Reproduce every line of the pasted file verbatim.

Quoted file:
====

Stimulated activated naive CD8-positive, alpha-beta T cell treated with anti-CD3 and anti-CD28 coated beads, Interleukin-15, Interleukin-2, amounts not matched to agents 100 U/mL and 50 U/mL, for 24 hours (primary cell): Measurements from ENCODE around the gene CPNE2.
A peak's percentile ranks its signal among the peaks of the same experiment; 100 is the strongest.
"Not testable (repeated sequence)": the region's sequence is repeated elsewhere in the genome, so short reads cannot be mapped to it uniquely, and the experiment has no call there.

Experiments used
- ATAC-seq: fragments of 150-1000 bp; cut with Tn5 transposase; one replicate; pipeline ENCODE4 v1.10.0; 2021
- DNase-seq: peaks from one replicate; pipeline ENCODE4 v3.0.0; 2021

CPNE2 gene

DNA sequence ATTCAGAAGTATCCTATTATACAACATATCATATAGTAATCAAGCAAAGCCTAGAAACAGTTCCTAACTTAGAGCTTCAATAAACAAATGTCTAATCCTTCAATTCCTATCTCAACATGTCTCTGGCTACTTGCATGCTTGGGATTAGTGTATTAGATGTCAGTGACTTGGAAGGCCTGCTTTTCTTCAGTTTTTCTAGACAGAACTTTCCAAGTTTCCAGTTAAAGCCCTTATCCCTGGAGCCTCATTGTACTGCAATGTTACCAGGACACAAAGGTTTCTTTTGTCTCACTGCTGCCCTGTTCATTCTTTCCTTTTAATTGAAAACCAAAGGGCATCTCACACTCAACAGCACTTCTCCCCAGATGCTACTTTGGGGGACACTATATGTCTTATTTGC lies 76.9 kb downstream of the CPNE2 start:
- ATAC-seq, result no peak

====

Stimulated activated naive CD8-positive, alpha-beta T cell treated with anti-CD3 and anti-CD28 coated beads, Interleukin-15, Interleukin-2, amounts not matched to agents 100 U/mL and 50 U/mL, for 24 hours (primary cell): Measurements from ENCODE around the gene CPNE2.
A peak's percentile ranks its signal among the peaks of the same experiment; 100 is the strongest.
"Not testable (repeated sequence)": the region's sequence is repeated elsewhere in the genome, so short reads cannot be mapped to it uniquely, and the experiment has no call there.

Experiments used
- ATAC-seq: fragments of 150-1000 bp; cut with Tn5 transposase; one replicate; pipeline ENCODE4 v1.10.0; 2021
- DNase-seq: peaks from one replicate; pipeline ENCODE4 v3.0.0; 2021

CPNE2 gene

DNA sequence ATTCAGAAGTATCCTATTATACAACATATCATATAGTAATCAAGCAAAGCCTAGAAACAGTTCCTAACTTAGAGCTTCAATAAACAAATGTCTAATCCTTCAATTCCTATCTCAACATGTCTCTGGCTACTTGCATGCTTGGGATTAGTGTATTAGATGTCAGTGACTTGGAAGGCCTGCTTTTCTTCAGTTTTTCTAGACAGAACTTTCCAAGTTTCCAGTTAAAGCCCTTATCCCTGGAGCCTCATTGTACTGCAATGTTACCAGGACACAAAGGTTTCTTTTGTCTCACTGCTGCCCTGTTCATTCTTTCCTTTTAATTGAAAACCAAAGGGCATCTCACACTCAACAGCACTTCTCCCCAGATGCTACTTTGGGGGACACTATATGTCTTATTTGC lies 76.9 kb downstream of the CPNE2 start:
- ATAC-seq, result no peak